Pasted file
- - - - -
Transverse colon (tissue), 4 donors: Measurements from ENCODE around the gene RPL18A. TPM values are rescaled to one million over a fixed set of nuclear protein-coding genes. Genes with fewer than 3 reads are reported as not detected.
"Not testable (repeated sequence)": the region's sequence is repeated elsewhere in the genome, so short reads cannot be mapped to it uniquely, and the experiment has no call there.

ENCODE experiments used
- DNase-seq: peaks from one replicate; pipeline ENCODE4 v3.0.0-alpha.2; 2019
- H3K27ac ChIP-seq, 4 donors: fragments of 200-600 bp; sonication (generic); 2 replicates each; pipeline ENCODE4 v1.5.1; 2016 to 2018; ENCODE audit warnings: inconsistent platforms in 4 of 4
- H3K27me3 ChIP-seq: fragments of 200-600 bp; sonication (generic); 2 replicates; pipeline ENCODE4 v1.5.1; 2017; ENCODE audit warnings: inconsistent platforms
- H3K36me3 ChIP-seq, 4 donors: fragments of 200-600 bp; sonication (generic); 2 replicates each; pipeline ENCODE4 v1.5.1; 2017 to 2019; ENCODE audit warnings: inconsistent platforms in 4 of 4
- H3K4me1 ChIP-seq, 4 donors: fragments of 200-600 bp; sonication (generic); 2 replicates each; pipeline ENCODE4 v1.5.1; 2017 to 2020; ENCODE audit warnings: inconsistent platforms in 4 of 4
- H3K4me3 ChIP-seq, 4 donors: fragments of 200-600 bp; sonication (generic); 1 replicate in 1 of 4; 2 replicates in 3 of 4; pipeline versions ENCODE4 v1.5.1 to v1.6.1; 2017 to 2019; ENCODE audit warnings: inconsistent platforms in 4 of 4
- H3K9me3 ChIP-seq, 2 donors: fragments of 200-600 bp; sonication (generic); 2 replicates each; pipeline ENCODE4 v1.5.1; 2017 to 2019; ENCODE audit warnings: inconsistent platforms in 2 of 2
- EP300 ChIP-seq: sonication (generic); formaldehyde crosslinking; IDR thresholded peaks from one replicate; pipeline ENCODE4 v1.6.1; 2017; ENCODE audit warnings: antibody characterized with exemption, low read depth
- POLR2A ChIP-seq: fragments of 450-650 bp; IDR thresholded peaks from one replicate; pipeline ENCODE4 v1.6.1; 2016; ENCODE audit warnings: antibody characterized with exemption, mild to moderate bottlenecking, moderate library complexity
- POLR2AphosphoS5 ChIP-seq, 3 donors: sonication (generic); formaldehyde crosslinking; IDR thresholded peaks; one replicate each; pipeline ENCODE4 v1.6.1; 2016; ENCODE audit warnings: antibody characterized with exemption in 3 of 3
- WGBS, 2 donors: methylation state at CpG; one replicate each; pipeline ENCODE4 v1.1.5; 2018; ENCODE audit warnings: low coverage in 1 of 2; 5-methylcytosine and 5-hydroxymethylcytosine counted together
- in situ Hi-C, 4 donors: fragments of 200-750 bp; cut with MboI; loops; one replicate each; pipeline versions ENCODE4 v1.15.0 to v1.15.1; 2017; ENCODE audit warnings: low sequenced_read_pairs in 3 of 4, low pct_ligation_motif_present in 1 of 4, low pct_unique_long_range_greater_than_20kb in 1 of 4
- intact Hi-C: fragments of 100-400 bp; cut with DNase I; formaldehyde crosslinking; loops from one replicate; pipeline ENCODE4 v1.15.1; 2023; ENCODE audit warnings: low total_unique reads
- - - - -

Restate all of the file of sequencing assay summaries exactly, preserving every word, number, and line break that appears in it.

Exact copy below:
Transverse colon (tissue), 4 donors: Measurements from ENCODE around the gene RPL18A. TPM values are rescaled to one million over a fixed set of nuclear protein-coding genes. Genes with fewer than 3 reads are reported as not detected.
"Not testable (repeated sequence)": the region's sequence is repeated elsewhere in the genome, so short reads cannot be mapped to it uniquely, and the experiment has no call there.

ENCODE experiments used
- DNase-seq: peaks from one replicate; pipeline ENCODE4 v3.0.0-alpha.2; 2019
- H3K27ac ChIP-seq, 4 donors: fragments of 200-600 bp; sonication (generic); 2 replicates each; pipeline ENCODE4 v1.5.1; 2016 to 2018; ENCODE audit warnings: inconsistent platforms in 4 of 4
- H3K27me3 ChIP-seq: fragments of 200-600 bp; sonication (generic); 2 replicates; pipeline ENCODE4 v1.5.1; 2017; ENCODE audit warnings: inconsistent platforms
- H3K36me3 ChIP-seq, 4 donors: fragments of 200-600 bp; sonication (generic); 2 replicates each; pipeline ENCODE4 v1.5.1; 2017 to 2019; ENCODE audit warnings: inconsistent platforms in 4 of 4
- H3K4me1 ChIP-seq, 4 donors: fragments of 200-600 bp; sonication (generic); 2 replicates each; pipeline ENCODE4 v1.5.1; 2017 to 2020; ENCODE audit warnings: inconsistent platforms in 4 of 4
- H3K4me3 ChIP-seq, 4 donors: fragments of 200-600 bp; sonication (generic); 1 replicate in 1 of 4; 2 replicates in 3 of 4; pipeline versions ENCODE4 v1.5.1 to v1.6.1; 2017 to 2019; ENCODE audit warnings: inconsistent platforms in 4 of 4
- H3K9me3 ChIP-seq, 2 donors: fragments of 200-600 bp; sonication (generic); 2 replicates each; pipeline ENCODE4 v1.5.1; 2017 to 2019; ENCODE audit warnings: inconsistent platforms in 2 of 2
- EP300 ChIP-seq: sonication (generic); formaldehyde crosslinking; IDR thresholded peaks from one replicate; pipeline ENCODE4 v1.6.1; 2017; ENCODE audit warnings: antibody characterized with exemption, low read depth
- POLR2A ChIP-seq: fragments of 450-650 bp; IDR thresholded peaks from one replicate; pipeline ENCODE4 v1.6.1; 2016; ENCODE audit warnings: antibody characterized with exemption, mild to moderate bottlenecking, moderate library complexity
- POLR2AphosphoS5 ChIP-seq, 3 donors: sonication (generic); formaldehyde crosslinking; IDR thresholded peaks; one replicate each; pipeline ENCODE4 v1.6.1; 2016; ENCODE audit warnings: antibody characterized with exemption in 3 of 3
- WGBS, 2 donors: methylation state at CpG; one replicate each; pipeline ENCODE4 v1.1.5; 2018; ENCODE audit warnings: low coverage in 1 of 2; 5-methylcytosine and 5-hydroxymethylcytosine counted together
- in situ Hi-C, 4 donors: fragments of 200-750 bp; cut with MboI; loops; one replicate each; pipeline versions ENCODE4 v1.15.0 to v1.15.1; 2017; ENCODE audit warnings: low sequenced_read_pairs in 3 of 4, low pct_ligation_motif_present in 1 of 4, low pct_unique_long_range_greater_than_20kb in 1 of 4
- intact Hi-C: fragments of 100-400 bp; cut with DNase I; formaldehyde crosslinking; loops from one replicate; pipeline ENCODE4 v1.15.1; 2023; ENCODE audit warnings: low total_unique reads